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Step 3 Geography of Arabia(cont'd)

Step 3 Geography of Arabia(cont'd) - agricultural villages...

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Early History of Arabia Arabia’s travel routes were planned to go from oasis to oasis or well to well, which was also where most of the cities were located. They attracted nomads, who migrated regularly to find food for their camel herds. Nomads also traveled to trade goods and items such as camel meat and milk. In return, villagers gave them grain, city merchants traded manufactured wares such as weapons, carpets, cloth, sugar, and tea. There were also farmers and herders living in cities tending to the crops and animals. Nomads believed in lesser gods and made many idols for them. By AD 500, they had made more than 360 idols and Christian pictures. Merchants traded by traveling on trade routes between the Mediterranean Sea, the Red Sea, the Arabian Sea, and the Persian Gulf, and some chose to stay in the trading centers they arrived at. There were three types of communities on the Arabian Peninsula: the city-dwellers, people living in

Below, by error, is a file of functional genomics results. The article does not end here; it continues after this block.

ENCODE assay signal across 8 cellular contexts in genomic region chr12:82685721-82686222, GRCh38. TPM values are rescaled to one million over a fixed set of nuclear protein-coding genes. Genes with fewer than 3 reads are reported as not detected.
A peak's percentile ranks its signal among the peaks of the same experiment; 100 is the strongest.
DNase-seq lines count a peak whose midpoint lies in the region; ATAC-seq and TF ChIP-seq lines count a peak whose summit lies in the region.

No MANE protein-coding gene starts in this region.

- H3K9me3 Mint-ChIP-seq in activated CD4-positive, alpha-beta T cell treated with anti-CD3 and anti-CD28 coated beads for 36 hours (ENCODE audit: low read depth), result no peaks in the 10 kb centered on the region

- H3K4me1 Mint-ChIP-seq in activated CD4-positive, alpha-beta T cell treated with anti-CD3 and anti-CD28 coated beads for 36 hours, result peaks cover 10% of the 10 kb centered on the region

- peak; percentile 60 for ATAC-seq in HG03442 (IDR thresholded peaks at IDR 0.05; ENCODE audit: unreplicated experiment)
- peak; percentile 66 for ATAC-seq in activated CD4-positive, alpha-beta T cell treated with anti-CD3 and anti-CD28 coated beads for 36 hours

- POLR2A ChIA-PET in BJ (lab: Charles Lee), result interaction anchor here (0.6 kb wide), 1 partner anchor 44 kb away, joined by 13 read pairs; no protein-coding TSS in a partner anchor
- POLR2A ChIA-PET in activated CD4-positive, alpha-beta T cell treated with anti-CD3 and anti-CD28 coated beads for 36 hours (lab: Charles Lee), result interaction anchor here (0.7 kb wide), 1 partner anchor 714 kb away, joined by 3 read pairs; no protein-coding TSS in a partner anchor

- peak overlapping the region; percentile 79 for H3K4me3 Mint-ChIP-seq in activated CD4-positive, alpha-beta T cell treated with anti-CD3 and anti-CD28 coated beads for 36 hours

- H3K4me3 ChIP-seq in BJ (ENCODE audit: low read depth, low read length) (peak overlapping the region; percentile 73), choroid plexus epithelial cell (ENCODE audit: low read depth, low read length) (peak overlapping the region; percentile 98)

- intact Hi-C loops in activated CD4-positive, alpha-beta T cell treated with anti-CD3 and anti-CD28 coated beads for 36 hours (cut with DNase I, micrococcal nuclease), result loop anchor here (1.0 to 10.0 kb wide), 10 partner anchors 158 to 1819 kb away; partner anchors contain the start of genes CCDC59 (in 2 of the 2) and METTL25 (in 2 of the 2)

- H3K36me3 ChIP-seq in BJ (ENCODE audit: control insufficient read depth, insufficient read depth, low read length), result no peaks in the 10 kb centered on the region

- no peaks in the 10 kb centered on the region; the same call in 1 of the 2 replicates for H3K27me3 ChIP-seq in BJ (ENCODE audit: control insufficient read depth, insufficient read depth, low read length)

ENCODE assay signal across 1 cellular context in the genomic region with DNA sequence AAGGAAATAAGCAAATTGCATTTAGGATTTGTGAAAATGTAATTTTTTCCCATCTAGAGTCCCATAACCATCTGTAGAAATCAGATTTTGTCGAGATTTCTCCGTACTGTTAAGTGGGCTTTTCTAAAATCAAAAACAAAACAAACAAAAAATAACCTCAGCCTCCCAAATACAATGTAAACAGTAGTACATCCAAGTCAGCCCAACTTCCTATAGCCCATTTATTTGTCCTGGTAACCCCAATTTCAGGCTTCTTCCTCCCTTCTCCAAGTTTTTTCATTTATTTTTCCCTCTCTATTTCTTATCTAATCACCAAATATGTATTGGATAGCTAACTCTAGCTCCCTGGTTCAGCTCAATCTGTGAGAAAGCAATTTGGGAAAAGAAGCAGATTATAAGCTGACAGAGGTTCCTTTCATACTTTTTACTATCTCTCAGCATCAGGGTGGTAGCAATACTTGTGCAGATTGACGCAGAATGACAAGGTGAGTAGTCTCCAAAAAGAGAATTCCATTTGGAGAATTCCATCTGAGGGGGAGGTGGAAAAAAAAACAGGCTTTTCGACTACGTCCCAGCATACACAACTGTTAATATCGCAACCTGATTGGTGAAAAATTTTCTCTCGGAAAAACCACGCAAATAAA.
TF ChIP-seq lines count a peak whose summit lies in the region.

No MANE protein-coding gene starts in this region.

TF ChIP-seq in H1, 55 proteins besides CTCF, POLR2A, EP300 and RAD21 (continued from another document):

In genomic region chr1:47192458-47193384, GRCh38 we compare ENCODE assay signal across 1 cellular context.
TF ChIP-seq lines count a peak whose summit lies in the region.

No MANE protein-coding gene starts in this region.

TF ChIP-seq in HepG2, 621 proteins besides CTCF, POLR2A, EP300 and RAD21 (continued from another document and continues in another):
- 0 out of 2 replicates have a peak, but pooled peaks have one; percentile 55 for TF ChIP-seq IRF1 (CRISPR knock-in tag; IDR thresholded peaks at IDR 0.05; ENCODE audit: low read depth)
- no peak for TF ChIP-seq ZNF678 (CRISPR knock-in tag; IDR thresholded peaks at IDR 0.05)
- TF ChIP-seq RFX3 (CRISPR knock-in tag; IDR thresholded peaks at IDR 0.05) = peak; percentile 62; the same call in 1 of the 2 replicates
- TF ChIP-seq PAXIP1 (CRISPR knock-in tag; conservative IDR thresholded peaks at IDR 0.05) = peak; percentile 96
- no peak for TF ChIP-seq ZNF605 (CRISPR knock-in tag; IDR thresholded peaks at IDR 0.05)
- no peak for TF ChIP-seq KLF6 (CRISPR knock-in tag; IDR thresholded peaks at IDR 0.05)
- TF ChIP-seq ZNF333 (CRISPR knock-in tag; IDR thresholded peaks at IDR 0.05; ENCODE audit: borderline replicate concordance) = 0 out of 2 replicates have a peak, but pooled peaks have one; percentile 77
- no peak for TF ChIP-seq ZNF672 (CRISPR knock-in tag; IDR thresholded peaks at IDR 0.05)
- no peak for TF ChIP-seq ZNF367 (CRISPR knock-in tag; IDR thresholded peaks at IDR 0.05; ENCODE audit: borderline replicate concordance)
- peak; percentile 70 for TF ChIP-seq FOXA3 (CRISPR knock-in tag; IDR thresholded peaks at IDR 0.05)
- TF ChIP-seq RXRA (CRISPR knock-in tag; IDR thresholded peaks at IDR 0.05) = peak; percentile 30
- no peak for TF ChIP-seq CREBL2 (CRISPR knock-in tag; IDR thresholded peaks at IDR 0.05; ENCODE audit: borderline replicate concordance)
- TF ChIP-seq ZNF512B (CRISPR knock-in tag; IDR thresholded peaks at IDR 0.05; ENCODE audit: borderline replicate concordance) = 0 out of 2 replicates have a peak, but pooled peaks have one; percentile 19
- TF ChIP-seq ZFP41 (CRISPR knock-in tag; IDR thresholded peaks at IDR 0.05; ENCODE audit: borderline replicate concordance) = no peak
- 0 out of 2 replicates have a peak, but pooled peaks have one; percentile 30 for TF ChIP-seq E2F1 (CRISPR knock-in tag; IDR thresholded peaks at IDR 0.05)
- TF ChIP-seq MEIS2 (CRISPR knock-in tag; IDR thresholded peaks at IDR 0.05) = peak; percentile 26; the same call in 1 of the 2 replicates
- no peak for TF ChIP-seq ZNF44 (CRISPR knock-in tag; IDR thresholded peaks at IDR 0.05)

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Unformatted text preview: agricultural villages, or nomadic tribes. Seaports linked Arabia to Africa and Asia, so travelers could come to Arabia. Exotic cloth and fragrant spices came from India and ivory, gold, and ebony from Africa. Petra was a wonderful trading center, now known for its beauty. It had an open-air marketplace, also known as a suq , heavily stocked with wheat, olive oil, wine, hides, slaves, precious stones, and spices. Arabia - peninsula between the Red Sea and the Persian Gulf caravan – a single file of pack animals journeying together to transport goods tribe – any system of social organization made up of villages, bands, or other groups with a common ancestry, language, culture, and name oasis – a small area in the desert watered by springs and wells nomad – a member of a group that moves from place to place following food, water, and grazing land for their herds pilgrimage – journey to a sacred site...
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